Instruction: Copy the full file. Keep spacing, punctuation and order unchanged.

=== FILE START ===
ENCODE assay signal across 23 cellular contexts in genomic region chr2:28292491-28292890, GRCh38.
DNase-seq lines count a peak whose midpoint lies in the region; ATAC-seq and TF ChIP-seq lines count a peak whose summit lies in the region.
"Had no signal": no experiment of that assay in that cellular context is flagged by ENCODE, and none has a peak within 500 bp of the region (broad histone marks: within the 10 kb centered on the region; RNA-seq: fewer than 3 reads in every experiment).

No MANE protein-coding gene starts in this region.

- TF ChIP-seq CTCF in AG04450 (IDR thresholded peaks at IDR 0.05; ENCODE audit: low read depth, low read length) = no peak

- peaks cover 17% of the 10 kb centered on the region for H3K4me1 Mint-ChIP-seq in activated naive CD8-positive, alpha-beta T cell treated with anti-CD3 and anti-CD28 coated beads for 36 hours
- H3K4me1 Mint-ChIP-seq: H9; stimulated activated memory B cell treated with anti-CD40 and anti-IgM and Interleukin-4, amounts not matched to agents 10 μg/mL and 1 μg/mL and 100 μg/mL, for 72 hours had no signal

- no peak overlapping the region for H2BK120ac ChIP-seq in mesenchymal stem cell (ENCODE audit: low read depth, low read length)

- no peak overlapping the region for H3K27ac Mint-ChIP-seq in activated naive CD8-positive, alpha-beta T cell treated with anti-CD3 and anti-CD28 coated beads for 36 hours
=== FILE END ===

ENCODE assay signal across 23 cellular contexts in genomic region chr2:28292491-28292890, GRCh38.
DNase-seq lines count a peak whose midpoint lies in the region; ATAC-seq and TF ChIP-seq lines count a peak whose summit lies in the region.
"Had no signal": no experiment of that assay in that cellular context is flagged by ENCODE, and none has a peak within 500 bp of the region (broad histone marks: within the 10 kb centered on the region; RNA-seq: fewer than 3 reads in every experiment).

No MANE protein-coding gene starts in this region.

- TF ChIP-seq CTCF in AG04450 (IDR thresholded peaks at IDR 0.05; ENCODE audit: low read depth, low read length) = no peak

- peaks cover 17% of the 10 kb centered on the region for H3K4me1 Mint-ChIP-seq in activated naive CD8-positive, alpha-beta T cell treated with anti-CD3 and anti-CD28 coated beads for 36 hours
- H3K4me1 Mint-ChIP-seq: H9; stimulated activated memory B cell treated with anti-CD40 and anti-IgM and Interleukin-4, amounts not matched to agents 10 μg/mL and 1 μg/mL and 100 μg/mL, for 72 hours had no signal

- no peak overlapping the region for H2BK120ac ChIP-seq in mesenchymal stem cell (ENCODE audit: low read depth, low read length)

- no peak overlapping the region for H3K27ac Mint-ChIP-seq in activated naive CD8-positive, alpha-beta T cell treated with anti-CD3 and anti-CD28 coated beads for 36 hours